The Greenbrier resort has a significant place in golf history. The original 9 holes were designed by Alexander H. Findlay. For the last years of his life, golf legend Sam Snead held the position of the resort’s emeritus pro; today, that title is held by the equally legendary Tom Watson.
In 1979, The Greenbrier was the site of the first Ryder Cup contested under the current format of United States against Europe. More recently, The Greenbrier hosted the 1994 Solheim Cup, the women’s equivalent to the Ryder Cup. This made The Greenbrier the first of only two locations to have hosted both the Ryder and Solheim Cups; it would be joined in 1998 by Muirfield Village near Columbus, Ohio.
It also hosted an event on what is now known as the Champions Tour between 1987–90.
The PGA Tour came to the hotel in 2010 for a regular tour stop with the Greenbrier Classic. After two years of being held on the last weekend of July, the tournament obtained the more favorable date of the first weekend in July, starting in 2012. On March 28, 2011 The Old White Course became a TPC course.
The Greenbrier is also the site of a massive underground bunker that was meant to serve as an emergency shelter for the United States Congress during the Cold War. It was code named “Project Greek Island” and Fritz Bugas was former on-site Superintendent.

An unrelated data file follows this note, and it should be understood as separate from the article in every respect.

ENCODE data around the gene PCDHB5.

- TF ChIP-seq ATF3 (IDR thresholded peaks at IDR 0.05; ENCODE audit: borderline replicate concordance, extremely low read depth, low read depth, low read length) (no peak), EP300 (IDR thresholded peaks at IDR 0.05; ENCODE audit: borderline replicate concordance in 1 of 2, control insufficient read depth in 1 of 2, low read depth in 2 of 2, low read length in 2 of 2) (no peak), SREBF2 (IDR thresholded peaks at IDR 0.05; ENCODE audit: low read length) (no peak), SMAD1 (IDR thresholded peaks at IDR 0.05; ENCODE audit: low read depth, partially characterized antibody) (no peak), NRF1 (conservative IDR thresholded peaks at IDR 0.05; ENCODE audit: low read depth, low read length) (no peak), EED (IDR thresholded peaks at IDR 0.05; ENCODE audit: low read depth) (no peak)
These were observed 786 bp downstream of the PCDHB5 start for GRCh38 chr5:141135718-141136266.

But enough history about the Greenbrier what happened on day one of the Greenbrier Classic: Vijay Singh was the man to beat on day one, with a 63 early round on Thursday. Vijay carded a 33 on the front with a bogey on the 4th, but followed a nice front nine with a 30 on the back with 6 birdies and three pars. Not bad for a guy who is suppose to be on the trails of a hall of fame PGA Tour career, only gearing up for his 50th birthday and what will be a great Champions Tour career.
Speaking of old veterans, Jeff Maggert found himself in a close second with a -6 under 64 on Thursday. Reigning US Open champion Webb Simpson got off to a great start with a 65. Ken Duke (another journeyman) had a great first round with a 66. Patrick Cantlay (the UCLA star and former #1 ranked amateur) found himself under par after day one with a solid 67 opening round.
The course was set up for scoring on day one (it is the home of the last 59 on tour), and the players took advantage. The greens were slow in comparison to the last few tracks the tour players have played on, and when you give these guys a course set up to score, we get a lot of big low red numbers.
I would expect to see a little tougher course set up on Friday as a bit of greens keepers revenge. Come on you guys know what Im talking about, the superintendents lull us into a false sense of confidence only to have it dashed in nine holes. That is what makes this game so great.